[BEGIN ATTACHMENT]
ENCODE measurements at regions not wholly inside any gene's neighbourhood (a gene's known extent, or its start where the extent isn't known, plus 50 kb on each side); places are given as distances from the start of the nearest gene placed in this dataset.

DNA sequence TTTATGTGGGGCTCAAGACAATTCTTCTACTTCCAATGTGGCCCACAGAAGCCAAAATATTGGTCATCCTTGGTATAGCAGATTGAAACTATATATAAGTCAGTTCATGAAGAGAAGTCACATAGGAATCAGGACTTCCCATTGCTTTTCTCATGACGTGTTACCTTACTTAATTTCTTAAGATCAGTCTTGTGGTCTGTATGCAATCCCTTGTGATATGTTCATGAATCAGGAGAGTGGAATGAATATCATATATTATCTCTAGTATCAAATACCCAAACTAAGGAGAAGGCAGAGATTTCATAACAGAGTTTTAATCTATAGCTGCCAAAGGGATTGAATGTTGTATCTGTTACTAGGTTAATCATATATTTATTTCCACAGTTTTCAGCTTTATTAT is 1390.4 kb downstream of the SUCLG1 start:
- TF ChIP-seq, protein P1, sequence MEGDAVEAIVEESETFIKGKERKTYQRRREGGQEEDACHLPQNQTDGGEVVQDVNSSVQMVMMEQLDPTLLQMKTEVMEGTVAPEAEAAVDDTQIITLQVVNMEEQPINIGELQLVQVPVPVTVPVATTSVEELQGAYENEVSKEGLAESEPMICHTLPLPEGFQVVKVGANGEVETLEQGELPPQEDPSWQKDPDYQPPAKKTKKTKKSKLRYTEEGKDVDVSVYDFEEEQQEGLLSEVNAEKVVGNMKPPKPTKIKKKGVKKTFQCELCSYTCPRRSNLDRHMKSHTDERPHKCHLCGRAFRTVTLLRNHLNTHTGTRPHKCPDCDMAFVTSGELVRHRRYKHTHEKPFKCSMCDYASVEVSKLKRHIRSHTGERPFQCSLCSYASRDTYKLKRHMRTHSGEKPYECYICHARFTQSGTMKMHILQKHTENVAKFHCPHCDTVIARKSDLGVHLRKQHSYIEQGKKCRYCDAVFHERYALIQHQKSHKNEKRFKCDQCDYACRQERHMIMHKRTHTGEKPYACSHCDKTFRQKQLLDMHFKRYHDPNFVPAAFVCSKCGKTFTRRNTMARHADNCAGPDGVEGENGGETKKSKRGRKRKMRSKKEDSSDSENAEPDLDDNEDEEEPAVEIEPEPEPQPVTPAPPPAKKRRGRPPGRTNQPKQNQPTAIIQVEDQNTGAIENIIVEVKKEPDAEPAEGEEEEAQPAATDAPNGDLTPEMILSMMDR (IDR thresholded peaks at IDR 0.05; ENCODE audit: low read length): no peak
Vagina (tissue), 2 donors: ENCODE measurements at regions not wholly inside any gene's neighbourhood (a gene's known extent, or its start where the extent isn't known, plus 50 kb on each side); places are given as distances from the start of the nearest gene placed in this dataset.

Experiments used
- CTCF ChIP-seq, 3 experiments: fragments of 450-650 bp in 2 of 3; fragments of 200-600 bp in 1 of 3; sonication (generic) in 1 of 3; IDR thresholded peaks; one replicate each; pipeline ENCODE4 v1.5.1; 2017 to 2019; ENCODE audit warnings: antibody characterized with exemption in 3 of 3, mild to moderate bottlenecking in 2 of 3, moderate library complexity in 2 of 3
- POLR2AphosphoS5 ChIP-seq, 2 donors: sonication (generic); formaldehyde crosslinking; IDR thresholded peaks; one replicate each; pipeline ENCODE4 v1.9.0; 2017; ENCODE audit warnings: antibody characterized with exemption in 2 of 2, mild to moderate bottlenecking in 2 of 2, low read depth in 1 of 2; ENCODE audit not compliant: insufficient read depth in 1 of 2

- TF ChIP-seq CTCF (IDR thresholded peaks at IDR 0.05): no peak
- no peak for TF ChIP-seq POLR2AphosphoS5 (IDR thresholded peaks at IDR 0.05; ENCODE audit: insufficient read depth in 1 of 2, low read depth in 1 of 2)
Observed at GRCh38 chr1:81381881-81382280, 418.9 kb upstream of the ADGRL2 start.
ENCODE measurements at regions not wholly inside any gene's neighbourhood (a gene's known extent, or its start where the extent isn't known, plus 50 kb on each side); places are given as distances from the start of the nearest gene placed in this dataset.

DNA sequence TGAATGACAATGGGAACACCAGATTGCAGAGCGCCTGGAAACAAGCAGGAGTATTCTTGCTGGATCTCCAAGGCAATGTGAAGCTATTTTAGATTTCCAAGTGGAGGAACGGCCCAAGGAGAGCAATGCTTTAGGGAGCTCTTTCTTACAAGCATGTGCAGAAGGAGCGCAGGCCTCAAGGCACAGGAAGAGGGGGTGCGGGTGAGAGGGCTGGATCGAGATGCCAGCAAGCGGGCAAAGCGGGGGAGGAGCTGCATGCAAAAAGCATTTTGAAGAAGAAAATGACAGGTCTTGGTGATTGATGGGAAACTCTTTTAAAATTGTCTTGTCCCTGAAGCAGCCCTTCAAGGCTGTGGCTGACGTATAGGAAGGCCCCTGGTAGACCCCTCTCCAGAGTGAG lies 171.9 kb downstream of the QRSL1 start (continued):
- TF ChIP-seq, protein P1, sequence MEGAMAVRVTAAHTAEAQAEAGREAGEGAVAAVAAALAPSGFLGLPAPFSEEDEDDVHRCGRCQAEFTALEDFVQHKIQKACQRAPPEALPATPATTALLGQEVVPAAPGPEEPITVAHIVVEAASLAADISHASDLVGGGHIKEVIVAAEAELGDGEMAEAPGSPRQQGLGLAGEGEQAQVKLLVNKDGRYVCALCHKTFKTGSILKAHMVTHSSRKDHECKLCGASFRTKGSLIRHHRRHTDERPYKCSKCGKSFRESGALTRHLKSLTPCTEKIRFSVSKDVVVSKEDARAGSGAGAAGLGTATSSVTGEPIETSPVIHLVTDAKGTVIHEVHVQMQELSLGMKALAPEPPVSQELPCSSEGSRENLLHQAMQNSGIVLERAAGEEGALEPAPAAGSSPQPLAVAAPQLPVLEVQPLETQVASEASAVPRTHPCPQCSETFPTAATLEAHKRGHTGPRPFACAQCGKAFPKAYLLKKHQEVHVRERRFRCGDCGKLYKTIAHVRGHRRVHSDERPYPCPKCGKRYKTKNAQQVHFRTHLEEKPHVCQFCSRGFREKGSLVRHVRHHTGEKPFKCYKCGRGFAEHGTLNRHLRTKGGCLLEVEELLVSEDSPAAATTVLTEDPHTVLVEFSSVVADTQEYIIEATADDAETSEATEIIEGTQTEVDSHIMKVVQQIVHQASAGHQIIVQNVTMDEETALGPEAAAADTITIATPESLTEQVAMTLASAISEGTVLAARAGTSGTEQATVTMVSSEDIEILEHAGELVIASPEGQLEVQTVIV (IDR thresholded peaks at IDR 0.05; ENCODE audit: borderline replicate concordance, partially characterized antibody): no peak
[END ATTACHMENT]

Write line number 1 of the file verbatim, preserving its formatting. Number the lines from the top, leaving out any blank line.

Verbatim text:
ENCODE measurements at regions not wholly inside any gene's neighbourhood (a gene's known extent, or its start where the extent isn't known, plus 50 kb on each side); places are given as distances from the start of the nearest gene placed in this dataset.